The capybaras that made worldwide headlines in the spring when they escaped from Toronto’s High Park zoo will soon have more space to strut their stuff — and perhaps less chance of escaping again.

A group called Friends of High Park Zoo is raising money so the zoo can upgrade the capybara enclosure next year. It’s part of a large-scale capital improvement plan for the zoo that will cost roughly $20 million over 10 years.

Part of the plan includes enlarging the capybaras’ small pond, so they’ll have more room to swim.

“Capybaras, as part of their native habitat, they love swimming,” said John Formosa, board chair with Friends of High Park Zoo.

“The two that escaped earlier in the year … were found in the pond of High Park swimming.”

The two High Park capybaras, dubbed Bonnie and Clyde, gained international fame in May when they escaped from their pen and spent more than a month on the loose.

The capybaras gave zoo staff the slip during a transfer to their enclosure.

Part of the improvement plan, Formosa says, involves upgrades to some of the gates and fences at the zoo, which he says could prevent future escapes.

Environment will be ‘much better’

The log structure in the capybara’s enclosure, which they share with the llamas, will also be restored and expanded.

Formosa said the goal is to make their environment “much better” for the capybaras, so they’ll have more room to do the activities they enjoy in their natural habitat.

The $20 million master plan will give many parts of the zoo a face lift — not just the capybara enclosure.

The city has budgeted $700,000 for the work, which will need to be used in 2017. Friends of High Park has also raised $400,000 from the Honey Family Foundation, the Griggs Family Foundation and individual donations. It’s also seeking help from the federal and provincial government, as well as through further donations and grants.

First major improvements in 5 decades

Friends of High Park was founded in 2012 to raise money for the zoo’s operation after city budget cuts.

After the city restored operating funding in 2014, the non-profit began looking at raising funds for capital improvements. Formosa said there haven’t been any significant capital improvements at the zoo for at least 50 years.

Formosa said there’s an obvious public demand for the High Park Zoo — last year attendance went up 37 per cent, with 700,000 visitors.

“Definitely the community’s demonstrated a desire for the facility, and also it’s a necessary facility,” he said.

Original article published in Yahoo News

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Support the High Park Zoo during Scotiabank Toronto Waterfront Marathon

Support the High Park Zoo during Scotiabank Toronto Waterfront Marathon

Posted: Sat., Oct 01, 2016

Lisa Rainford, Bloor West Villager

“For life-long High Park area resident Charles Jewell, running has become a lifestyle.

Five years ago, he was suffering severe back pain with herniated discs when he realized he had to make some significant life changes for the sake of his health. And so he took up running. Since then, he goes for a run at least three times a week for most of the year.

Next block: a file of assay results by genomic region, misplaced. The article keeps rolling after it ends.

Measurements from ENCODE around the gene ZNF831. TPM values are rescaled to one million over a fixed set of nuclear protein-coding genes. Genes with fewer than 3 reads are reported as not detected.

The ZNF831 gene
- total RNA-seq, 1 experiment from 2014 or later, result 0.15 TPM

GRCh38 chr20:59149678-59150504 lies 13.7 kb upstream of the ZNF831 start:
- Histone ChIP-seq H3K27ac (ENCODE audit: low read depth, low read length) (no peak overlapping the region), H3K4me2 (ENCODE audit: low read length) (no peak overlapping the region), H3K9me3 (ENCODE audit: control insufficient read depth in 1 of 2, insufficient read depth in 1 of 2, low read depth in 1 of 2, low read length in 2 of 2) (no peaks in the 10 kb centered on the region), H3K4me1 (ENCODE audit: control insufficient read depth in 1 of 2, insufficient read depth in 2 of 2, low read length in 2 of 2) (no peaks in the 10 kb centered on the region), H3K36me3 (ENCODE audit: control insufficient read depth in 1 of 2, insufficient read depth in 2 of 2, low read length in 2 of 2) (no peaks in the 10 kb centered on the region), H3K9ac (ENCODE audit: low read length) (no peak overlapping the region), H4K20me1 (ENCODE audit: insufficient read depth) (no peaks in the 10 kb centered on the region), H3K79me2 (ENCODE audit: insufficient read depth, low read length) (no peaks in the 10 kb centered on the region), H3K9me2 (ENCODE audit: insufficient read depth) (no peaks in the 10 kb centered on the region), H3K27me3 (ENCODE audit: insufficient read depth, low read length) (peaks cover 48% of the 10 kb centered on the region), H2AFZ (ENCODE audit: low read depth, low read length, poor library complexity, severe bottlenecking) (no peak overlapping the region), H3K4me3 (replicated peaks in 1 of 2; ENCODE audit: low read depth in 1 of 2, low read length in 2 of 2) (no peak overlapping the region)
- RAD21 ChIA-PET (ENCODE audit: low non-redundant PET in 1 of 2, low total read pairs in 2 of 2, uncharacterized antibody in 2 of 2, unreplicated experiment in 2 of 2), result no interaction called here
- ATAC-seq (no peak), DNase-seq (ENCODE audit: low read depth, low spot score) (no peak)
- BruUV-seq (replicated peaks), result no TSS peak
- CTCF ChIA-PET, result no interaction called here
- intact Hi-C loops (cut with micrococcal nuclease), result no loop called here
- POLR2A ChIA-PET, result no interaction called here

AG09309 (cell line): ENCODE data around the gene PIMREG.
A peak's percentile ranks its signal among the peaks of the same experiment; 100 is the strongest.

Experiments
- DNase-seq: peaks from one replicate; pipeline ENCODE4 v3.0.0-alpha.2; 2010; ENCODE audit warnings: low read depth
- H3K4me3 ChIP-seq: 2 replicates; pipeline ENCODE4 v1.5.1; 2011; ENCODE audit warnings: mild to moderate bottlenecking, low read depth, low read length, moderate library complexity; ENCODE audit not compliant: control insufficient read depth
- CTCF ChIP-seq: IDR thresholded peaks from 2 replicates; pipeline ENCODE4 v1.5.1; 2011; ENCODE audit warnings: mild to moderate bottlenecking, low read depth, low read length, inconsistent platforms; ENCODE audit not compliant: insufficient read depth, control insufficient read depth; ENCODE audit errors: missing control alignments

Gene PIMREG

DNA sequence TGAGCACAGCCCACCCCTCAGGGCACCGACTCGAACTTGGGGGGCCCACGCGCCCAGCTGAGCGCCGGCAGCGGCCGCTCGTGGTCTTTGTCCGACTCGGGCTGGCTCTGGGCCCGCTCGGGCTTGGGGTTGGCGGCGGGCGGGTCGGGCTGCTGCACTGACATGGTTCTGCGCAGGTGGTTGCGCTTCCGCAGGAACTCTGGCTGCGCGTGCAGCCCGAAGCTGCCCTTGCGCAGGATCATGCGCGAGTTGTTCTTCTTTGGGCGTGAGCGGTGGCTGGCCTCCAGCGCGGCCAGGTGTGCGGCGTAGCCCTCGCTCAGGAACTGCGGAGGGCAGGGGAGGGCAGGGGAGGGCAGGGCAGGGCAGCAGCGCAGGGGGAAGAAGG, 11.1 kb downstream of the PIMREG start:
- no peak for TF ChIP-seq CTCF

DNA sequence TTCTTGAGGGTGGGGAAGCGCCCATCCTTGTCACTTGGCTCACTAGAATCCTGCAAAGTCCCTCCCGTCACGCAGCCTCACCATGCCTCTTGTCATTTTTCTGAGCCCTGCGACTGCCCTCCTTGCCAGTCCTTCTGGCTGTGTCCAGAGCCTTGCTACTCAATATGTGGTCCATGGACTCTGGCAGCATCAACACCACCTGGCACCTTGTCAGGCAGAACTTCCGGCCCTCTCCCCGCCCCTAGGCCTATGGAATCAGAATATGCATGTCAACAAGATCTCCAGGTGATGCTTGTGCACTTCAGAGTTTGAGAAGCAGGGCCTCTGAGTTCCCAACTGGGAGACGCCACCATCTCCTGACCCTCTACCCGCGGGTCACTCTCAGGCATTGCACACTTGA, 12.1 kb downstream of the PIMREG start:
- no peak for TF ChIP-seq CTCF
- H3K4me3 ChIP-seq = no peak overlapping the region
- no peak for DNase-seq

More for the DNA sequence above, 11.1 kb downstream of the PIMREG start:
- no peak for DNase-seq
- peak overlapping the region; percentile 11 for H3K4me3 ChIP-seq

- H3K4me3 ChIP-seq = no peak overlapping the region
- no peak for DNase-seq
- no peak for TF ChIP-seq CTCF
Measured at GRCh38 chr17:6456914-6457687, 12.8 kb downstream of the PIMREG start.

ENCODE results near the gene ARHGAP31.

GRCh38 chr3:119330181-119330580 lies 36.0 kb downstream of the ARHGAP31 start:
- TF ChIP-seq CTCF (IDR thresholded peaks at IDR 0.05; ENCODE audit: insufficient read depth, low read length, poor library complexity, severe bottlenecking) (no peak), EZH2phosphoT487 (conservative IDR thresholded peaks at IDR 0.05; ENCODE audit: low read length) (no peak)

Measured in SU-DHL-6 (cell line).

He’s putting his stamina to good use by participating in the annual Scotiabank Toronto Waterfront Marathon on Sunday, Oct. 16, as a champion runner for the High Park Zoo. The pledges he collects will specifically support the Friends of High Park Zoo’s ‘Master Plan’ to improve the animal shelters and public spaces.”

Click here for the full story.

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Plans in place for a new High Park zoo

Master plans unveiled to volunteers

Metro Morning Interview Matt Galloway and Chair, John Formosa Feb 3 2015

CBC News Posted: Feb 03, 2016 6:30 AM ETLast Updated: Feb 03, 2016 8:00 AM ET

The plan for the High Park Zoo will include places to pet llamas and bunnies.

The plan for the High Park Zoo will include places to pet llamas and bunnies. (Friends of High Park Zoo/supplied)

The Friends of High Park Zoo just unveiled a plan to redesign the 120-year-old attraction. Board chair John Formosa said the redesign will improve the space for people who visit and the animals that live there.

Work is set to begin in 2017 to get the zoo more greenery, better flood protection and improved facilities for the animals.

Formosa said three animals will benefit most: the bison are getting a big upgrade, he said, and there will be a new area to feed and pet the bunnies and llamas.

High park zoo

In addition, Friends of High Park Zoo are planting 100 trees and adding green islands to the paved roadway in the centre of the zoo. They’re adding more educational facilities, too, Formosa said.

But the key to the redesigns is retaining the zoo’s heritage, said Formosa. The group wanted to keep the zoo experience low-key and intimate.

Speaking on Metro Morning Wednesday, Formosa said the local community proved its commitment to the zoo by stepping forward to raise private donations when the city pulled the zoo’s operating funds from its budget in 2011.

“It’s been around for more than 120 years. It’s always been free,” he said.B “The intimacy you see there between children and animals, it’s really quite compelling.”

On Jan. 28, Formosa and the board of directors unveiled the master plan to a small audience of volunteers and residents. The plans were well-received then, but more public input will be sought in a design phase.

The city is doing road improvements soon, so the group is looking to coordinate. The group is hoping to start the renovations in 2017.